Re: Paint, Sand, Varnish

Posted by John Beck on May 14, 2007

Shawn, I've done it both ways; paint first and varnish last and vice-versa. Since I just completed by SW17 hybrid and, I now prefer the "hybrid" method; I do a few coats of varnish first, then paint followed with final varnish coats. The barrier coat of varnish makes for each cleanup of paint drips, and tape sticks better to it.

I think the number of coats of finish that can be applied with tape is theoretically limited to the depth of paint relatvie to the height of the tape. If the thickness of 2 coats of paint is less than or equal to thickness of the tape then the finish stops at the tape's edge and removing the tape creates a sharp line. On the other hand, the edge of the tape is no longer a transition when 10 coats of varnish builds up over the edge of the tape. At this point the tape is part of the boat, and removal is a nightmare as it either breaks in pieces, or worse yet, peels up the edge of the last few coats of varnish.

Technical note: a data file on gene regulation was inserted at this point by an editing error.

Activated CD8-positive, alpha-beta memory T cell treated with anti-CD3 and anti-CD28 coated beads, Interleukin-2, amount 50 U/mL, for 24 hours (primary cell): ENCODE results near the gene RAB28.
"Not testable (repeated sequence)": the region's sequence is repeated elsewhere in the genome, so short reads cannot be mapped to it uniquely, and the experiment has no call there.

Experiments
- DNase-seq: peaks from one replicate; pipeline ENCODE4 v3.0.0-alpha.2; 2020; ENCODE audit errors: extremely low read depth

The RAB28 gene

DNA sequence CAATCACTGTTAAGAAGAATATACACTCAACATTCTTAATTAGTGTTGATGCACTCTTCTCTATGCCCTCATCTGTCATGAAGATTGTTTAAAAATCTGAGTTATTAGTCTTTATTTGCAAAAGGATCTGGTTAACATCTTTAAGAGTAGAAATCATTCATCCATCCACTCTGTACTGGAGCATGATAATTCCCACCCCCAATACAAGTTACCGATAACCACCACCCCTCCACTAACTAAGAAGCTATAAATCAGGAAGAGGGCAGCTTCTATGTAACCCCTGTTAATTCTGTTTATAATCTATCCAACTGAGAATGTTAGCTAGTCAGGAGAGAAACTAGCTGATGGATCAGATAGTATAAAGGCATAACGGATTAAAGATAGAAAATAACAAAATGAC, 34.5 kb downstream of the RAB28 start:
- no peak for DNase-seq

I know there as many valid practices as there are builders, but I have found that 3M fineline tape holds up to cautious sanding, particularly with 3M gray scotch bright for between coat finishes. I usually apply all the paint before removing the tape, because 2 or 3 coats is usually enough. I remove the tape immediately after the last coat to help soften the paint line. I'll build up varnish as long as there is a transition at the tape edge.

Cool blog, Shawn. Is the picture at 56 hours primer? If so, I see you've got lots and lots of sanding to essentially remove it all. I used Interlux Pre-Kote on my blue/white kayak to cover the "pecker tracks" (swirls from ROS) that I didn't want to treat with another skim coat of epoxy. The Pre-Kote has super fine ballons to fill such voids, and only those voids. All the rest needs to be sanded off with 220 to yield a translucent appearance. I'd recommend hand sanding towards the bitter end.

Good luck, John

In Response to: Paint, Sand, Varnish by Shawn on May 14, 2007